Once you have established what type of financing you need, another key question you may ask is what is the maximum amount or percentage you can finance a yacht for? While it is possible to finance up to 70% of the market value of the yacht, “it depends on the mix of parameters, ranging from the quality of the asset to its pedigree and quality of the relationship with the clients,” says Blanchet. The prospective owner’s business activities can also play a factor when it comes to financing a superyacht, as the lender could well be supporting the loan as part of a strategic step to develop a broader relationship. However, financing a superyacht with a 70% loan to value with just using the yacht itself as security is rare. In the current fiscal environment, the market average for a loan to value is closer to 50% to 60%, with most lenders requesting that this is combined with an investment relationship in return.Photo: Aurélien Herman / SuperYacht Times “If a client is open to including investment assets in the transaction, some additional security can be taken and the overall loan can be increased closer to 100% of the yacht value, but in my mind, this isn’t true yacht lending,” notes Batchelor. In the past few years, the total amount prospective yacht owners seek to finance has become more modest, with most individuals seeks a loan of 50% according to Arc&Co. What’s more is that not all owners finance their purchase with hard currency, a large number of them also leverage other assets, such as investment portfolios. “When you go for financing, you usually try to optimise your advance ratio for reducing the needs of cash already invested or to be invested in others financial products or in the owner’s business, where the return is higher than the cost of money borrowed,” notes Blanchet.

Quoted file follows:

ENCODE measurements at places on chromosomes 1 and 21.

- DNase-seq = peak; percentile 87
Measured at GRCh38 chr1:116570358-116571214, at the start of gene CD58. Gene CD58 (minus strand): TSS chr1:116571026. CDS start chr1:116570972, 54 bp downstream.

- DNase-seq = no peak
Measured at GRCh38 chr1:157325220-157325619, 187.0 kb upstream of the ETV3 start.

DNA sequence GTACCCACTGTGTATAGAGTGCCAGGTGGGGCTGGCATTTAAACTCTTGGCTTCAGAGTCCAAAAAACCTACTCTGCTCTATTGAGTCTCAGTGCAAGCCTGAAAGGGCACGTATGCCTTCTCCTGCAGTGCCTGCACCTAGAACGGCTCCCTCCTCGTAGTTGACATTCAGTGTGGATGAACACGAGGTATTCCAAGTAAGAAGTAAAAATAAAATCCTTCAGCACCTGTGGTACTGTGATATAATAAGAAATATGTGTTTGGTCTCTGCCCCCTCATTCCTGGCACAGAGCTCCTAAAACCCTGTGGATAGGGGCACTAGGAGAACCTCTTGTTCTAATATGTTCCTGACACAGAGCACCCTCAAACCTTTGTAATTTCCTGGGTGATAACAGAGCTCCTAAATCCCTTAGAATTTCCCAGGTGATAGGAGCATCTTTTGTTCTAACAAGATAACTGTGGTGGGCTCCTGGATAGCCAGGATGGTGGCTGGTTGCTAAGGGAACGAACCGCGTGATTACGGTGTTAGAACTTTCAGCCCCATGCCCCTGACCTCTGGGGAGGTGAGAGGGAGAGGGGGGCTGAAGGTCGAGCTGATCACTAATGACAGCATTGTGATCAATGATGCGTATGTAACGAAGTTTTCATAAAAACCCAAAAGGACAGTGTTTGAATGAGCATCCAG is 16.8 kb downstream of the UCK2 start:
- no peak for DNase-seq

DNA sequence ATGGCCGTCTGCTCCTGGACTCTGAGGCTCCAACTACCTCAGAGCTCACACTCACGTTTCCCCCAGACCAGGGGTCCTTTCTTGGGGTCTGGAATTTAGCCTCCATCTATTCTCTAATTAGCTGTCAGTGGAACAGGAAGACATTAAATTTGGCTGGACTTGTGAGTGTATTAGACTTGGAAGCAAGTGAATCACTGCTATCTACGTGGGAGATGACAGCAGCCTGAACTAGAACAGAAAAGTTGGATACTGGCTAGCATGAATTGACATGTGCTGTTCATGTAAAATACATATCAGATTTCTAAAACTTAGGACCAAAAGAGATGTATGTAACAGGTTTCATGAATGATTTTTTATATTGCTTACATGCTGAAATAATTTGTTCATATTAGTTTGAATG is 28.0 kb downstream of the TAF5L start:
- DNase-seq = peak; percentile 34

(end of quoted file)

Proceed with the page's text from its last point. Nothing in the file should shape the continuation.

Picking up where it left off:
Whether lenders finance together with the mortgage on the yacht itself or have the mortgage on other assets, depends on the client. “From my own experience, I can say that clients instruct me because they want something different that does not involve the assets under management play,” says Batchelor. “Most owners already have private banking relationships, so they often seek a solution that keeps their investment assets separate from their liabilities.” Although the yacht itself remains the key security for the lenders, when a unique situation arises, lender may ask for additional securities, such as a refund guarantee issued by the shipyard during the build process of a new-build, or a partial pledge of a financial asset to ensure the gap between the leverage requested and the yacht value is covered. Overall, it seems as if the production yacht sector of the industry is better suited when it comes to ‘pure’ yacht financing. “The combination of the lower loan amounts and the wider secondary market is perceived by many lenders as a lower risk investment,” says Batchelor. So future owners whose hearts are set on purchasing a production yacht may have the best options when it comes to financing their dream. Photo: Aurélien Herman / SuperYacht TimesWhile it is difficult to say exactly how many yachts are financed around the world, Blanchet estimates that it is less than 35% of the global fleet. “While the percentage of the global fleet that is financed may not be high, I believe the picture would be different were we to examine how many purchases are made using alternative forms of leverage,” concludes Batchelor.